Our $300+ Pile of Laundry – Frugal Confessions

Our $300+ Pile of Laundry

Featured as a Carnival of Money Story.

We don’t own many clothes. While this may be clear to others upon first entering our sparse walk-in closets, I only recently realized this while packing for our 12 day trip abroad. Turns out that I don’t just enjoy doing laundry like clockwork on Friday mornings, but I actually need to do laundry on the same day weekly, lest we be without clean clothes! We are not dire when it comes to clothes, but this issue was certainly exacerbated by the fact that we live in Houston and so we don’t have vast winter wardrobes; if it had been a trip to the Caribbean, we could have probably gotten through a week and a half without laundry machines.

By Thursday of the first week in Vienna, just six days into our trip, it became painfully obvious that we would need to do some laundry. Fortune had it that our hotel offered a laundry service which was perfectly convenient as we were getting ready to go onto the second leg of our trip for a five-night stay in Salzburg and we wanted to have everything sorted out beforehand. I figured we’d pay $20-$30 for the service, and had mentally made peace with that amount. When Paul came back with the cost sheet broken down by piece of clothing, I was shocked. I was so shocked, in fact, that I decided to go through our mound of laundry to tag and categorize each piece and figure out how much our tab would be if we had been stupid enough to take advantage of this service. And let me tell you, it was staggering enough to bring even the most exquisite Vienna Christmas Market to a screeching halt.

To give you some perspective on how terribly off my estimate was—and how crazy our hotel was—my bras alone would have cost us €18 ($23.73).

The total for everything? €229.80, or approximately $303.03 U.S. Dollars. Even on our honeymoon, we simply could not justify this cost (we could purchase our own washer and a rope for drying for that amount).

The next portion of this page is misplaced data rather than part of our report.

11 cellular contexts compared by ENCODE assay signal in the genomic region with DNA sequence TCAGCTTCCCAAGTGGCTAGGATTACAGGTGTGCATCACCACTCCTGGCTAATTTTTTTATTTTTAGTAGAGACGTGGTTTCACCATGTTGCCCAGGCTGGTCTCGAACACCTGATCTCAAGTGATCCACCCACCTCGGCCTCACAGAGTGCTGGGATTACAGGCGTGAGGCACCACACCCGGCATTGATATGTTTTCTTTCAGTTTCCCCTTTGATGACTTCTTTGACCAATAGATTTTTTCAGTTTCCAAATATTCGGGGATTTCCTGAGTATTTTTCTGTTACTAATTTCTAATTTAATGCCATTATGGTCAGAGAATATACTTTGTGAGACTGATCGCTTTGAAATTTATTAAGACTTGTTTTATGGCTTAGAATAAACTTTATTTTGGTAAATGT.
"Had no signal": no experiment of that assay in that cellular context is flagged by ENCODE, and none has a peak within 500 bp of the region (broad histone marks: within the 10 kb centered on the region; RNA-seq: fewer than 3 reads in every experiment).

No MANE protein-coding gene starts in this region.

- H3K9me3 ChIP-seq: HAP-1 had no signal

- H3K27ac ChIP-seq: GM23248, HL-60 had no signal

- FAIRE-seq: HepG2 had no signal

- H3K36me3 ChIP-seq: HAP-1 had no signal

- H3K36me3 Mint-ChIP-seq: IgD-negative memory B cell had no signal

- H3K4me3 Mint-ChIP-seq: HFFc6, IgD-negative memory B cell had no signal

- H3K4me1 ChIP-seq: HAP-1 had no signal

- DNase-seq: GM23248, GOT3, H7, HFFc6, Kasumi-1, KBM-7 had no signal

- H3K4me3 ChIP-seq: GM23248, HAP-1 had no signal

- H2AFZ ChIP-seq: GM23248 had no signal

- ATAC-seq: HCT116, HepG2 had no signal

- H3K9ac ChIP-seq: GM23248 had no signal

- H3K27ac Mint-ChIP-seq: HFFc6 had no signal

Instead, Paul shoved our dirty clothes into his suitcase and walked about three blocks away where he paid (and this is still shocking) €19 or $25.05 for two loads of laundry.

Needless to say, we have a new appreciation for our washer and dryer at home and for US Laundromats in general.

8 comments… add one

  • Europe is notorious for high prices right now, especially with the €.

    I am not surprised. It used to be a lot cheaper in their own currency. BF was telling me it was just $0.50 (converted from francs) to do his laundry back in the day.

    Now in €, it’s unaffordable for anyone.
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  • Sandra

    Good thing you got the cost sheet up front.

    • You are right about that! Could you imagine if I had just given over our lump of laundry and gotten the bill afterwards?

  • That price sounds about right – in my bachelor days and travelling a lot – it was well worth the $20 dollars to receive clean folded clothes!

    Did they at least fold them?
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  • When I travelled Europe with friends a few years ago, laundry was so hard to come by. Two of my friends had American military cards, so they took an all day excursion to get to a nearby military base to use the coin machines. Even then, they ran out of time to dry, so we actually did have to string the clothes lines in our hotel room! The price for frugal traveling.

    • Hello Lindy!

      Thanks for your comment. That was a good move to go on the military base. We had laundry in our apartment where we lived in London, but we were only given so many tokens, and so we normally ended up having to string up our laundry as well in the livingroom, bathroom, and wherever else we could find it!

      Happy New Year:).

  • That’s quite a story. For your $25, did you have to run the stuff thru’ coin-op machines, or did you hand them over the counter for the proprietor to do it? Even in the US, you’d pay a hefty price to get someone else to do your wash.

    Back in the Dark Ages, I was not fond of having to haul load after load of wash up and down the stairs to our dirty, often crowded apartment-house laundry room, and I really hated having to load it all into the car, haul it to a laundromat, and sit around for two hours listening to other peoples’ kids scream. So one day I had the brilliant idea of taking it to a laundromat whose proprietors would do the wash for you. They charged by the pound. Don’t even ask what a pair of jeans weighs, much less pants for a 6’2″ man. I almost fainted dead away! That was when I started campaigning to get us out of the apartment into a house, where we could install a washer; took a year to exit the apartments & took another two years after I got him into the house to get the w/d, but it was worth it.
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  • Jeff

    Many of the dri-fit microfiber clothing can be cleaned in the bathroom sink and dried overnight. We have done laundry in condos going skiing and in houses we have rented.

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